After only two weeks, I realized that I enjoyed flying on planes, not designing them. I told my parents I wasn’t happy and would be changing my major for the second time in six months. To what? I had no idea. They suggested international affairs. I enjoy travel, politics, and learning languages. While taking Introduction to International Relations, I realized that reading and writing about international topics was really interesting to me. Research papers seemed interesting, and I was excited to learn more about the world we live in and the decisions that led to major events.
I took a class with Dr. Rubin called Government, Politics, and Society of the Middle East during spring 2014. Prior to the class I had been interested in the Middle East and North Africa (MENA), but during the class I got to explore the role of Islam in politics, jihadism, and the Arab-Israeli conflict. I realized just how complicated MENA is, but also how I wanted to keep learning more. Dr. Rubin is incredibly knowledgeable, and I would often go to his office hours to learn more about a certain topic. He also gave me great advice on a paper I was writing for Empirical Methods, which is another class I enjoyed because I am a huge math nerd!
“I encourage students to get to know their professors. Every Ivan Allen professor I have met is more than willing to sit down and chat about class, research, or any other topic. They are a wealth of knowledge, and most students don’t take the time to get to know them.”
I love learning languages and have been teaching myself Arabic and Azerbaijani in my free time. Since Tech does not offer many Arabic classes, the class times have not worked for me, so I have begun teaching myself Arabic to hopefully bypass the intro classes. I want to study Arabic because I’m passionate about languages and hope to focus on Middle Eastern relations.
My interest in Azerbaijani is a bit of a different story. I have been fascinated by Azerbaijan and Azeri culture since high school, partially because it is relatively obscure. Azerbaijan is also a strong ally of the United States, so by learning Azerbaijani I hope to be an asset to the U.S. government. I am applying for a scholarship to study the language in Baku during summer 2016.
One unique thing most people don’t know about me is that I am an albino. I was born with ocular albinism meaning the irises in my eyes lack pigment, which significantly reduces my visual acuity. Although my hair is not affected, it is impossible for me to get a tan, which I attribute to the albinism. Only about one in 60,000 people are affected, and there is no known cure.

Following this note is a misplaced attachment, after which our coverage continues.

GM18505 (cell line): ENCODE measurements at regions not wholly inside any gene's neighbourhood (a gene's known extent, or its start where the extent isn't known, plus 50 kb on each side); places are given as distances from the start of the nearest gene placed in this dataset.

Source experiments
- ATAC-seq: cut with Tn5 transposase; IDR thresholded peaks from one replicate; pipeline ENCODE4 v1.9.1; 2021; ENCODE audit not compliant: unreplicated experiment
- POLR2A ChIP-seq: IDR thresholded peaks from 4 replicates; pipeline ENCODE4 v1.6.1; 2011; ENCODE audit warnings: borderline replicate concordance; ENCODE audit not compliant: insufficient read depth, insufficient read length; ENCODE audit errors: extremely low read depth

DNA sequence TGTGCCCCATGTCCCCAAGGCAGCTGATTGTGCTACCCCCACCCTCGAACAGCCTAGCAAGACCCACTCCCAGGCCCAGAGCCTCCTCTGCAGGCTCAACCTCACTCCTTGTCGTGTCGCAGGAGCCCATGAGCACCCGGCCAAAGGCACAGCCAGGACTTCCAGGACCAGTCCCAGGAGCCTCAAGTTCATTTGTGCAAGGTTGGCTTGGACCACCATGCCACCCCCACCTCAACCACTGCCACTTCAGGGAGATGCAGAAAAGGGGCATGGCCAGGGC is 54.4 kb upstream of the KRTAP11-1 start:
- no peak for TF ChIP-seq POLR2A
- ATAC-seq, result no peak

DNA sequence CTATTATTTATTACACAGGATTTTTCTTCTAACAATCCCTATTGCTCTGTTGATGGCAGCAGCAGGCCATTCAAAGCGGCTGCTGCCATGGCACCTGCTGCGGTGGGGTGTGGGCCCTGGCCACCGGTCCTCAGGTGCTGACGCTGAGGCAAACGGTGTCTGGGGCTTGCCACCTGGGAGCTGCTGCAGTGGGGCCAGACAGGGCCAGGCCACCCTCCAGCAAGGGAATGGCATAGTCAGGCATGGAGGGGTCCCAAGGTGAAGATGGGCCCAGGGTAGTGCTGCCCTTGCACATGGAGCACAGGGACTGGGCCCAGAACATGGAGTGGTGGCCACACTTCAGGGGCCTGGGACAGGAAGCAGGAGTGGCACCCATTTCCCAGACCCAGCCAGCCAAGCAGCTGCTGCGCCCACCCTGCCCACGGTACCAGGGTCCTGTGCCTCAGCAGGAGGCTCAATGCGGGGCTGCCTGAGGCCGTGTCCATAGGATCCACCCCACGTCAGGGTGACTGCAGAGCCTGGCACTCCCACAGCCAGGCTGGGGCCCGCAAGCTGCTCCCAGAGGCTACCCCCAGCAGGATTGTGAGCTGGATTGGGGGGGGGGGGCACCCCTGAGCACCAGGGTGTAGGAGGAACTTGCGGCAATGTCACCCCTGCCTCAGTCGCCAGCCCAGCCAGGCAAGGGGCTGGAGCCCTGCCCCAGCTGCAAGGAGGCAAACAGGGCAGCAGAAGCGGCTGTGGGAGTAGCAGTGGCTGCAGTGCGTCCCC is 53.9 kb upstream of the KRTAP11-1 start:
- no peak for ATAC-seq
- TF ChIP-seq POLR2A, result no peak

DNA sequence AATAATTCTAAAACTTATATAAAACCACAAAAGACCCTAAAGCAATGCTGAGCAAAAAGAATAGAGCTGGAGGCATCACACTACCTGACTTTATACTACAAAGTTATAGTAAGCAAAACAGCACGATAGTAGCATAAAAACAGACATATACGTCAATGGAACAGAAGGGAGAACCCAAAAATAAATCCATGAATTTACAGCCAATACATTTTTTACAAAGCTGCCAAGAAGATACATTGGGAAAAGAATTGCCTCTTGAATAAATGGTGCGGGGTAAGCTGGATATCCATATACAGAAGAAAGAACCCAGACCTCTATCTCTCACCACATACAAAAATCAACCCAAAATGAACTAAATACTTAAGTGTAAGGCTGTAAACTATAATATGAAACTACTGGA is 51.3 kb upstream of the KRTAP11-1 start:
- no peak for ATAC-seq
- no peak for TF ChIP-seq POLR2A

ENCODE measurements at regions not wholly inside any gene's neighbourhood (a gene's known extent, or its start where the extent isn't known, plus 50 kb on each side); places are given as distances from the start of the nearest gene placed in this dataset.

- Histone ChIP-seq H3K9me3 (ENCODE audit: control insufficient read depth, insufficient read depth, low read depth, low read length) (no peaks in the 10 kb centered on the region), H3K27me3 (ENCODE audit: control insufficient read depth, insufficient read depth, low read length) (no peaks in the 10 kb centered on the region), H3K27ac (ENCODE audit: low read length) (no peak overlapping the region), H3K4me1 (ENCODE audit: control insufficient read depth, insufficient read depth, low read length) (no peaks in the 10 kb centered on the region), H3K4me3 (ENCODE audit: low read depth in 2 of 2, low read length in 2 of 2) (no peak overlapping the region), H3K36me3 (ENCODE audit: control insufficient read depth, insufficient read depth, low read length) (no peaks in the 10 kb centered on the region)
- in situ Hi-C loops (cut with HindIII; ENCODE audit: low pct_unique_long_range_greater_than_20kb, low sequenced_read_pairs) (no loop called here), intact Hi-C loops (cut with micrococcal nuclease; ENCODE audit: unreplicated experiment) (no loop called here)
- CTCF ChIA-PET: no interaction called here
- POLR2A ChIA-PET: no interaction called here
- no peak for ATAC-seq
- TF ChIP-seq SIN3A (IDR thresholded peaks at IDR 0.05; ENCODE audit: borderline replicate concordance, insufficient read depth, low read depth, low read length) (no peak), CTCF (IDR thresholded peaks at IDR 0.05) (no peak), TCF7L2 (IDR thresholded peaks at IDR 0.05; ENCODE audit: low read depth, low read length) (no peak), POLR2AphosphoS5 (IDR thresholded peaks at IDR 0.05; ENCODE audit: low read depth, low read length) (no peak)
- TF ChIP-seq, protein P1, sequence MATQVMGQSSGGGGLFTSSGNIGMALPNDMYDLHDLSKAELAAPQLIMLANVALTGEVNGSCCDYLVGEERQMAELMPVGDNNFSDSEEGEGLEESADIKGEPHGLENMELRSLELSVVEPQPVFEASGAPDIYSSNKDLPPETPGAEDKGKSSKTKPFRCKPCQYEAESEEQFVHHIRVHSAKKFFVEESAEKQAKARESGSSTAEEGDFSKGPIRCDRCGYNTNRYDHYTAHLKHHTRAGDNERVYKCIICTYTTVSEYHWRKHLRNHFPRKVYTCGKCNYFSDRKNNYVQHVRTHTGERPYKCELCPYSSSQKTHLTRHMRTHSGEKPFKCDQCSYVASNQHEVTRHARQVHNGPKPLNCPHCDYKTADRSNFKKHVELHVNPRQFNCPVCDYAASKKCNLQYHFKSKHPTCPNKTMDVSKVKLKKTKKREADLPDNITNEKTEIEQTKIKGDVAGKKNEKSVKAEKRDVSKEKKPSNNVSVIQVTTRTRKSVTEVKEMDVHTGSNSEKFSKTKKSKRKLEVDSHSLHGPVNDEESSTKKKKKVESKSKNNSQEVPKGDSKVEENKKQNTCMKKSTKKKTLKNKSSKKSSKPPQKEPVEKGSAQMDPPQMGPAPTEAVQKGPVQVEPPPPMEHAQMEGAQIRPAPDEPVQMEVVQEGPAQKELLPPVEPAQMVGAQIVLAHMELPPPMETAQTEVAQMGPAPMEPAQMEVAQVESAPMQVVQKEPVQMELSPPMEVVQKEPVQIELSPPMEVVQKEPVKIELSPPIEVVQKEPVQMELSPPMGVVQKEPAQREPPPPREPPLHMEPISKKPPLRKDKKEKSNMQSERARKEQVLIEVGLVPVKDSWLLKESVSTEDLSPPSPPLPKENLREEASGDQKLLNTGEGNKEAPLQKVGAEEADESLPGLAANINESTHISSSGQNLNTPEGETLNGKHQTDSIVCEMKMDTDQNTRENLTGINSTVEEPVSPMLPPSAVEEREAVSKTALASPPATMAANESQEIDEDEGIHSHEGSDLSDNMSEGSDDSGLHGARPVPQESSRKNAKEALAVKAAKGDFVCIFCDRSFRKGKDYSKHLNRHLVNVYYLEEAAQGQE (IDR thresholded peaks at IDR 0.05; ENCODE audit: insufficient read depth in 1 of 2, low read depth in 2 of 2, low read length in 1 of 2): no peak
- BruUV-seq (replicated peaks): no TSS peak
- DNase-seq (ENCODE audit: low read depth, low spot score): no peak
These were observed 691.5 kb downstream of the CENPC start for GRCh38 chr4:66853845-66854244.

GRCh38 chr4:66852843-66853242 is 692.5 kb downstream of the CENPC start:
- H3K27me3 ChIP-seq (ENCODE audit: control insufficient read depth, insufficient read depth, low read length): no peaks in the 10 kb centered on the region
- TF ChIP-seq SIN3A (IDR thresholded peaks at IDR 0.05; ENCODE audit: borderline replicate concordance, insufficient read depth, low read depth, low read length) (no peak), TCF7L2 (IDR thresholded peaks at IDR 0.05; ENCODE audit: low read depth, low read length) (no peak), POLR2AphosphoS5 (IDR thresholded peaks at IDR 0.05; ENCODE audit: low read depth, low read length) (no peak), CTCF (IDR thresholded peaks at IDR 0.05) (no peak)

I am vice president of the Georgia Tech French Club. I fell in love with the French language during my first French class in 7th grade. In French Club we explore francophone culture and practice our conversation skills. In addition to interacting with professors outside of class, we also connect with French-speaking international students. We do fun activities such as attending French art exhibits and hosting French cooking competitions. My ability to shape these experiences for myself and the club as a whole has been very rewarding.
During the summer of 2014 I studied abroad on the Spanish Language for Business and Technology (LBAT) in Mexico and Ecuador. From the megalopolis of Mexico City, Mexico to the quaint Andean town of Cuenca, Ecuador, we were completely immersed in Spanish. I returned to Tech much more confident in my speaking, writing, and comprehension skills. After a couple weeks I stopped feeling like a tourist and felt more like an actual resident. From sampling street food like the locals to taking the metro and city buses, I embraced the local culture and lived like a Mexican or Ecuadorian.
In addition, I currently serve as one of Dr. Jenna Jordan’s undergraduate research assistants. While taking Intro to International Relations with Dr. Jordan my first semester as an INTA major, her research on terrorism fascinated me. It has been an incredible experience to perform research with an expert in the field. It feels weird to say I’m interested in terrorism, but I could definitely see myself working in counterterrorism research or analysis.
During fall 2015 I spent 14 weeks as an intern at the U.S. Embassy in Quito, Ecuador where I worked in the political and economic departments researching and writing on various topics ranging from drug trafficking to human rights. Through my position, I met with NGO’s, attended Embassy events, traveled around Ecuador, and spent a long weekend in Bogota, Colombia.
That experience gave me opportunities to travel, conduct research on various topics, and learn about the glamorous (and not so glamorous) aspects of the life of a diplomat. In my future, I could see myself being a Foreign Service Officer and living overseas, but I am also interested in being an analyst with an emphasis in security and terrorism. I hope to explore this path further in the future.
For questions about featured students, photography, or to recommend a new undergraduate profile, contact Elizabeth Miller. Interview: Caroline Wesson, Jamie Kazenstein, Photography: Elizabeth Miller